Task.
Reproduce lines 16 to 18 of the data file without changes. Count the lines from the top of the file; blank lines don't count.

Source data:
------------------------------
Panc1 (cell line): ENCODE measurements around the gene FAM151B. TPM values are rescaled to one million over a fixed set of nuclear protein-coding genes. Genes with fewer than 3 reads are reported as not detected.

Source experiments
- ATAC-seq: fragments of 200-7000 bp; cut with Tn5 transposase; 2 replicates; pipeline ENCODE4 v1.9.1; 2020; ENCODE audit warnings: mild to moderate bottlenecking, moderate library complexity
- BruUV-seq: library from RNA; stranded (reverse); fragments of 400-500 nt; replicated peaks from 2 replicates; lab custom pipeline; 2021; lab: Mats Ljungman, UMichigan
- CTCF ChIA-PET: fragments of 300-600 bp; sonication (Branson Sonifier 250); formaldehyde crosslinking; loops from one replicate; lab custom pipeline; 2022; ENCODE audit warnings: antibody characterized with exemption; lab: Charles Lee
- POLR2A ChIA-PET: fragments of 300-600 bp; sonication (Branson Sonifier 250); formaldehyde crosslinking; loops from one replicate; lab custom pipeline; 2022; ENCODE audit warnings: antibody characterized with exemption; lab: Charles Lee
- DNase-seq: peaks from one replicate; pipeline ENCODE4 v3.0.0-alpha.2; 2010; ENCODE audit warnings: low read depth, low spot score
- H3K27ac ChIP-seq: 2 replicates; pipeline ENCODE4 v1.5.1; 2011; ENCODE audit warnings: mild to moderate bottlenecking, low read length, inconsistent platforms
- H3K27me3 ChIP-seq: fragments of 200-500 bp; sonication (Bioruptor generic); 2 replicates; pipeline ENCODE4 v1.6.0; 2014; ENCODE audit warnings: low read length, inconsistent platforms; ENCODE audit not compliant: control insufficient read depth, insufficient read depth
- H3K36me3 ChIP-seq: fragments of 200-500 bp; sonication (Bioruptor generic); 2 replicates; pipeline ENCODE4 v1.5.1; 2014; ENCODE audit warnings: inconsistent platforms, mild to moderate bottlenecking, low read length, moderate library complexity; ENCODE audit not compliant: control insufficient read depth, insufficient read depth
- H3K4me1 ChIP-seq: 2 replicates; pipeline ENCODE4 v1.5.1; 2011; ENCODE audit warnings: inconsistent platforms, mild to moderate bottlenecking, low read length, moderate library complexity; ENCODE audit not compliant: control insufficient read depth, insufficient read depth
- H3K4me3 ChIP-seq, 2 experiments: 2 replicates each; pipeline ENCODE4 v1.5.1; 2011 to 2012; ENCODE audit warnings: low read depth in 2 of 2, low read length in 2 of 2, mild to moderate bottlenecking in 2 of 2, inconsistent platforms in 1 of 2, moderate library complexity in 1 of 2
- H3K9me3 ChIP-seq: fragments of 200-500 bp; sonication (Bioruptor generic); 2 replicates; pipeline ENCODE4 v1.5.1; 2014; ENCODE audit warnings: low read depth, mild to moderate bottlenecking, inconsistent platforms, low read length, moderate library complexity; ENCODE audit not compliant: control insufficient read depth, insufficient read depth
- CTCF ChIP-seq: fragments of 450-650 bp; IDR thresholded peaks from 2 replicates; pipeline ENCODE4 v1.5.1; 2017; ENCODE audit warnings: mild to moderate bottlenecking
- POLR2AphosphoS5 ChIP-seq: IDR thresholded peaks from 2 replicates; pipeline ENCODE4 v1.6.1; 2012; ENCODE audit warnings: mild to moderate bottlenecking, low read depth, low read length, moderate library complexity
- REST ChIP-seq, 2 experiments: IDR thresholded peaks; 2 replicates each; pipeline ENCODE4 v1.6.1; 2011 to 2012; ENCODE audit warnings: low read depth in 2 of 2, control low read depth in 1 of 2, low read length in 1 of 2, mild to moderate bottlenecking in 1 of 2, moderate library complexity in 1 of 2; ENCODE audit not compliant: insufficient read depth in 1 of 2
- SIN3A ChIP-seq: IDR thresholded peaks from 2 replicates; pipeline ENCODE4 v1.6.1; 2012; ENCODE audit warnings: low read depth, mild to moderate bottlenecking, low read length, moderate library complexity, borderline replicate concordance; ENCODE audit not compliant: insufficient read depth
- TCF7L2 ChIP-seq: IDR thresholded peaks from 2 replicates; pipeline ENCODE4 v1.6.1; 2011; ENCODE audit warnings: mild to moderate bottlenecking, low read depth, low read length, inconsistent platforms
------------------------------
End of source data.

- REST ChIP-seq, 2 experiments: IDR thresholded peaks; 2 replicates each; pipeline ENCODE4 v1.6.1; 2011 to 2012; ENCODE audit warnings: low read depth in 2 of 2, control low read depth in 1 of 2, low read length in 1 of 2, mild to moderate bottlenecking in 1 of 2, moderate library complexity in 1 of 2; ENCODE audit not compliant: insufficient read depth in 1 of 2
- SIN3A ChIP-seq: IDR thresholded peaks from 2 replicates; pipeline ENCODE4 v1.6.1; 2012; ENCODE audit warnings: low read depth, mild to moderate bottlenecking, low read length, moderate library complexity, borderline replicate concordance; ENCODE audit not compliant: insufficient read depth
- TCF7L2 ChIP-seq: IDR thresholded peaks from 2 replicates; pipeline ENCODE4 v1.6.1; 2011; ENCODE audit warnings: mild to moderate bottlenecking, low read depth, low read length, inconsistent platforms